The webs of other spiders are placed to catch insects and keep them in place until they are eaten. Tarantulas take a much more active and interesting approach to feeding by subduing and killing their prey themselves. This does not mean that webs are not utilized in the hunting process, though!
Even though tarantulas have 8 eyes, they do not have very good eyesight. Because of this, they use their webs to assist them in their hunting. An insect walking on the web will send tiny vibrations through it, alerting the tarantula to its presence and specific location within the enclosure. This can cause some tarantulas to lay a fine layer of webbing down across the entire floor of their enclosure.
Sperm webs are something unique that tarantulas create, and not many owners are aware of their existence. These webs are created by mature male tarantulas with the intention of transferring sperm from the epiandrous fusillae to the palpal bulbs. Essentially, this is what the male tarantula does when it is preparing to mate.
These sperm webs are usually tubular but can really be any shape. Regardless, they are typically not very big and are easy to miss. In fact, tarantulas are very secretive about making these webs, making them quickly and destroying them right after they are made. You may see the remnants of these webs as small, balled-up pieces of the web, but you also may entirely miss it.
Molting mats are another glance into just how advanced tarantulas are as a creature. These are sections of webbing that are made and laid out on the ground where a tarantula plans on flipping over to molt. Unlike the sperm webs, these tend to be left even after the molting process has finished.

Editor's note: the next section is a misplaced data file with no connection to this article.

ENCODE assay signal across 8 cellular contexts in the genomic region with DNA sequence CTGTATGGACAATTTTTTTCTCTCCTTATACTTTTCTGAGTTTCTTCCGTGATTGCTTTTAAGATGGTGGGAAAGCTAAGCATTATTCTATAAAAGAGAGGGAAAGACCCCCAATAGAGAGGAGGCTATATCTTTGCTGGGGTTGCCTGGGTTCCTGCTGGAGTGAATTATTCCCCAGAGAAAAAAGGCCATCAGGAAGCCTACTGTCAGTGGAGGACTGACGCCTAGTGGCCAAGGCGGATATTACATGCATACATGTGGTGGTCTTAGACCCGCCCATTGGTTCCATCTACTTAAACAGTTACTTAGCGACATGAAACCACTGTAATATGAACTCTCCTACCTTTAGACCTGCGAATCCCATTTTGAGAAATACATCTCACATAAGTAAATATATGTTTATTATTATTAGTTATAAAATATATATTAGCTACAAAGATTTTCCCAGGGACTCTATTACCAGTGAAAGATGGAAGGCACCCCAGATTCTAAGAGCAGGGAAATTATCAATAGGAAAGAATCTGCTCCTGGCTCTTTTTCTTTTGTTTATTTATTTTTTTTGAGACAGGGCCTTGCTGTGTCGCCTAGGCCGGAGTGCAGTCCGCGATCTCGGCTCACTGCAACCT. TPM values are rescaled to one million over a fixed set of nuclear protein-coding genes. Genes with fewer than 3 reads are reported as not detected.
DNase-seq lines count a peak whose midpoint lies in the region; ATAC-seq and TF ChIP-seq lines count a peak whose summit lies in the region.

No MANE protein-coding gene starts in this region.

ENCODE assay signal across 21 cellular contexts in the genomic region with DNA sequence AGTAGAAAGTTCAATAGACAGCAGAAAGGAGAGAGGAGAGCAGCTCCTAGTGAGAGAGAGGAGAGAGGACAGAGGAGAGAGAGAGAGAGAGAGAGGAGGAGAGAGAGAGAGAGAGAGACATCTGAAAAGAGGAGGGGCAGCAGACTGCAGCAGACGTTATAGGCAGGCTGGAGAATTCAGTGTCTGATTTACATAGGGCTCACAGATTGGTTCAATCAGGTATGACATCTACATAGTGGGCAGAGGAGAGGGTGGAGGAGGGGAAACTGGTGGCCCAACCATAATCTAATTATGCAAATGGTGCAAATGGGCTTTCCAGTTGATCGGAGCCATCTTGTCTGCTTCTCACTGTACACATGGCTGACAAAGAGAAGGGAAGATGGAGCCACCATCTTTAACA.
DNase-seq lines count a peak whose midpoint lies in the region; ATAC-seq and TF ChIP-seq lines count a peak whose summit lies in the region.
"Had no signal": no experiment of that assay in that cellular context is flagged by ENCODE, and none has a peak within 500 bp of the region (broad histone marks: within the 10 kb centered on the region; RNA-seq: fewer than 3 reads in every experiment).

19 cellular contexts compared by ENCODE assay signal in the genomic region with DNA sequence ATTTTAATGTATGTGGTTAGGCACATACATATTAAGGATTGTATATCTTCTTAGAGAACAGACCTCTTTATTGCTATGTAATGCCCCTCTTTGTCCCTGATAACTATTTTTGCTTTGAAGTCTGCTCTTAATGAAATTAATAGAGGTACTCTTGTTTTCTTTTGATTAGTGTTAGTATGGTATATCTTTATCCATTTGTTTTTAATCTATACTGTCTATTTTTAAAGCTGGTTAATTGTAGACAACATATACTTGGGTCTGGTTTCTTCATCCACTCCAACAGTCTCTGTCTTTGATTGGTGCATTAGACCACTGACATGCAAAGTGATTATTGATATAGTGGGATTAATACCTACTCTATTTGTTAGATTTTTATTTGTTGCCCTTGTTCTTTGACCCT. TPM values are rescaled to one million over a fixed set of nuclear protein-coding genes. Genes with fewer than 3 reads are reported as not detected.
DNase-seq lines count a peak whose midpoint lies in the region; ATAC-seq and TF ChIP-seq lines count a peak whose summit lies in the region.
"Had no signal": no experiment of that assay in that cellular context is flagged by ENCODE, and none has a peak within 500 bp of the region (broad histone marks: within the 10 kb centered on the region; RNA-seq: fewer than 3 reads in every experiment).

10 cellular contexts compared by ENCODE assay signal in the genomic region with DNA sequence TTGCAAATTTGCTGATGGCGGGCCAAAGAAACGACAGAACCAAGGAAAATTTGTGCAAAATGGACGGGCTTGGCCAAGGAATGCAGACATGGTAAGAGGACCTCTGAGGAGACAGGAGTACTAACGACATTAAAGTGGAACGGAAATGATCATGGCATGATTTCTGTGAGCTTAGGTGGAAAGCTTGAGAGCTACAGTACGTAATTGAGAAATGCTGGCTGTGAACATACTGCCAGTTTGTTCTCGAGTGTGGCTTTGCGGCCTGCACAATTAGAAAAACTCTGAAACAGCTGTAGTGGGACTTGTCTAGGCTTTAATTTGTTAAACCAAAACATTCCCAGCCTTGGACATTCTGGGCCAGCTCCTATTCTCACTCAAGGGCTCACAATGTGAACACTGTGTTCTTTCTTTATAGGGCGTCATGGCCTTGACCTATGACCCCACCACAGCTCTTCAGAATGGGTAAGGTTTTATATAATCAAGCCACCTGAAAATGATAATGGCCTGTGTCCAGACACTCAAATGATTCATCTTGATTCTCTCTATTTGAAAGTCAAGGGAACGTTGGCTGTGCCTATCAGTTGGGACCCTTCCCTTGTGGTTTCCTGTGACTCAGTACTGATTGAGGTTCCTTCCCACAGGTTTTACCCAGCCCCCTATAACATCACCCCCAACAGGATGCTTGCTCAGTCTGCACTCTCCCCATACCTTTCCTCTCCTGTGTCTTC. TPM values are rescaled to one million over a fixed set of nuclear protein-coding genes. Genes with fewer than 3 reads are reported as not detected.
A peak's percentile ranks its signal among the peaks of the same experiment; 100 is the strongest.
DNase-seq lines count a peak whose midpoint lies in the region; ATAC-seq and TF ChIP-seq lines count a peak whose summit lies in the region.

First, they provide a nice soft area for a tarantula to undergo the uncomfortable molt process. This is very important since a tarantula is very sensitive once it comes out of molt.
Additionally, it will alert the vulnerable tarantula to any creatures that happen to wander near it during the molting process. If you see your tarantula start to construct a molt mat, that means a molt is coming very soon and that you should start preparing for it.
What Tarantula Species Spin Webs the Most?
Every tarantula is different. While there are species that are well-known for behaving in a certain way, that does not mean that every single specimen of that species will behave the same way.
There are owners of some of the most active webbing tarantula species that say they have never seen their tarantula make a single web. Defining characteristics of species is more so about saying what you are most likely to experience with that species. Regardless, below are some species that are very well-known for their extensive webbing.
Greenbottle Blue Tarantula (Chromatopelma cyaneopubescens)
One of the most well-received tarantulas for many years, this tarantula is known for making some very impressive webs. They may not web the most, but the webs that they make, combineed with their incredible appearance and great personality, make them a fascinating tarantula.